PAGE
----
Yes, I feel the same for this website as you did. It is good at first sight but then I realize that there is very few posts. The page is so clean—no link, no information about the website, no purpose of the website, and no connection to any other organization/nation at all. It is very unclear about WHO is the targeted audience and there is no sign for trying to attract people to read. The lack of trending and comment is a big problem since ShareAmerican, despite being an online platform, does not function as a platform which host discussion and exchange of ideas for people. Overall, I agree that it need to have more connections and function more as a place for discussion and communication in order to be truly effective.

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  2. I think ShareAmerica is very late to the party and it shows through their user interface, lack of engagement and attractive, interesting content. Buzzfeed is a good contrast model as the way they are designed makes it easier to share content and appeal to a vast audience. ShareAmerica operates in same way if someone were to place a cake in a public area, say “here’s some cake, eat it!” and walk away, with a few people picking at it, some just staring and others who walk by oblivious to the cake’s existence at all. Whoever thought of this probably had good intentions but didn’t think it through or even attempt to be distinct considering it’s many prominent (and better) competitors.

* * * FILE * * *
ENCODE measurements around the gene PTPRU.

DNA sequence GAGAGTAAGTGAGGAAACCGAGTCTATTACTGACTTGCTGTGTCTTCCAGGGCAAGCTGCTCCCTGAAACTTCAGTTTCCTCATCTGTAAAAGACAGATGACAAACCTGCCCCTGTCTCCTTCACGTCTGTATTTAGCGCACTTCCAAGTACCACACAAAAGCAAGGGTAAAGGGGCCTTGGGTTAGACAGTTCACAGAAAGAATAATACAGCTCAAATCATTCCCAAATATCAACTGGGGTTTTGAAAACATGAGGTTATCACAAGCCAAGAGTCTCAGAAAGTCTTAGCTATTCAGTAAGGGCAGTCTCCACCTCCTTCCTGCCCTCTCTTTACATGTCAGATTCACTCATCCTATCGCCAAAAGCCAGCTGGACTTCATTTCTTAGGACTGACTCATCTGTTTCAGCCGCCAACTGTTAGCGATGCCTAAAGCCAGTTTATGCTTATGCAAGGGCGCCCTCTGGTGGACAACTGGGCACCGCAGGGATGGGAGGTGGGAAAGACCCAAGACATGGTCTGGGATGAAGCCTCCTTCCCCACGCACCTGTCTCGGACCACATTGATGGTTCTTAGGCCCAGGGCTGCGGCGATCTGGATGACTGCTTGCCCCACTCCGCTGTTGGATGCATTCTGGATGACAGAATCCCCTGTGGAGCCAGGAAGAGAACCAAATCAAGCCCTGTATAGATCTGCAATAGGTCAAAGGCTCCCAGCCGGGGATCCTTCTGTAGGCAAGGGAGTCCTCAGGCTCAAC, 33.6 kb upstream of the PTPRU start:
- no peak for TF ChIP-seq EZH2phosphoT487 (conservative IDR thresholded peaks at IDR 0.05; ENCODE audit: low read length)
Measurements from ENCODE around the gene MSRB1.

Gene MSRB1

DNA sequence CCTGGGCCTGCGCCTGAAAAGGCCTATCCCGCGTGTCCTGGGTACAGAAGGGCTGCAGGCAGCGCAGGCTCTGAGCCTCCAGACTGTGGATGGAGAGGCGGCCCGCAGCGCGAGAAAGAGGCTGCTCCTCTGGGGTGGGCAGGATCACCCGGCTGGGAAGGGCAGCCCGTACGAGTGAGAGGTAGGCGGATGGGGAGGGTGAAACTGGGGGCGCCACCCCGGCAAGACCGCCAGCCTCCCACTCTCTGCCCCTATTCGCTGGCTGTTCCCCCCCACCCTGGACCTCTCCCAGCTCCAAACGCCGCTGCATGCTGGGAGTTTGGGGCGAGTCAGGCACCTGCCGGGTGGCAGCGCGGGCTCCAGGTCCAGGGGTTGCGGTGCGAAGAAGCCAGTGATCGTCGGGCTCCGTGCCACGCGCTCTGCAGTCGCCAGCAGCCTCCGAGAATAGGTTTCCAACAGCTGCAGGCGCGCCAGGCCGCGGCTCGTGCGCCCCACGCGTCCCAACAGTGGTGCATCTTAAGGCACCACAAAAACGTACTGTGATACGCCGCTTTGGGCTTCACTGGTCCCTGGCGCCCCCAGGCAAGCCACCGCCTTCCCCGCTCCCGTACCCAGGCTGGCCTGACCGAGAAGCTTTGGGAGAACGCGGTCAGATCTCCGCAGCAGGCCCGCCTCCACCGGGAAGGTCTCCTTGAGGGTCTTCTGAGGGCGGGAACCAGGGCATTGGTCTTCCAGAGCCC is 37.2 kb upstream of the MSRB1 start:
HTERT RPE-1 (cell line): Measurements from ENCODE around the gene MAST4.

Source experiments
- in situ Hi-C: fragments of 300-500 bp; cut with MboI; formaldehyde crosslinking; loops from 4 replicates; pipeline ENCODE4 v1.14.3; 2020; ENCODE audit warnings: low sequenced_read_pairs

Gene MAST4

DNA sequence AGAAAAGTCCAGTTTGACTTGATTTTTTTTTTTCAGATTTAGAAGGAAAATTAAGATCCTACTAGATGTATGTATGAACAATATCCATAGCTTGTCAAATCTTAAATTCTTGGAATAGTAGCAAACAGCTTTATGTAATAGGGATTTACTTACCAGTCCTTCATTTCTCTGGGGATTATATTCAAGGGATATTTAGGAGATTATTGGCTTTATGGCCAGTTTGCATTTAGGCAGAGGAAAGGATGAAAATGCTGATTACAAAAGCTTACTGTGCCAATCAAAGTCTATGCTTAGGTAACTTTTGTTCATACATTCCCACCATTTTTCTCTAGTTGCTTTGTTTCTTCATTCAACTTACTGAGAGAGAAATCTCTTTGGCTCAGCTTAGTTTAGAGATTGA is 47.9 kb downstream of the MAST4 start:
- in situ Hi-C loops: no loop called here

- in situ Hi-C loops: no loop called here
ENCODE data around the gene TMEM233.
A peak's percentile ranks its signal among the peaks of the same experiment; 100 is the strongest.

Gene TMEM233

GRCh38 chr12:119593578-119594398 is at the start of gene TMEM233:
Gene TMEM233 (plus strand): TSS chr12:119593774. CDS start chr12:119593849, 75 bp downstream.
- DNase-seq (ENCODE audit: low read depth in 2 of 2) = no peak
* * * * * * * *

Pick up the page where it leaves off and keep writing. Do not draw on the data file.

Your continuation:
-Laurel B.

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  3. AC says:

    I agree as well. The website is very strange – with limited graphics, information, and areas for visitor involvement. The Issue I have with the website is that it doesn’t flow the way I think it was intended to. The entire website reads like a native advertising blog from Buzzfeed but without the appeal and with a lot more blatantly biased content. I understand the website was created to promote the United States but this website has a very weird way of attempting to rile up American patriotism. The articles are extremely simplistic and frankly, rather boring. They are not engaging in the way that Buzzfeed articles are and do not have any features that would likely lead to someone sharing a link via social media to drive traffic. For example, a Buzzfeed quiz which engages the viewer and encourages the person to share via social media, therefore creating a network of people who will visit the website. The ShareAmerica website is without these tools that would encourage repeat visitors to the site. A tip for the ShareAmerica team could be to do some native advertising on a website like Buzzfeed to drive visitors and revamp the site to have more engaging content.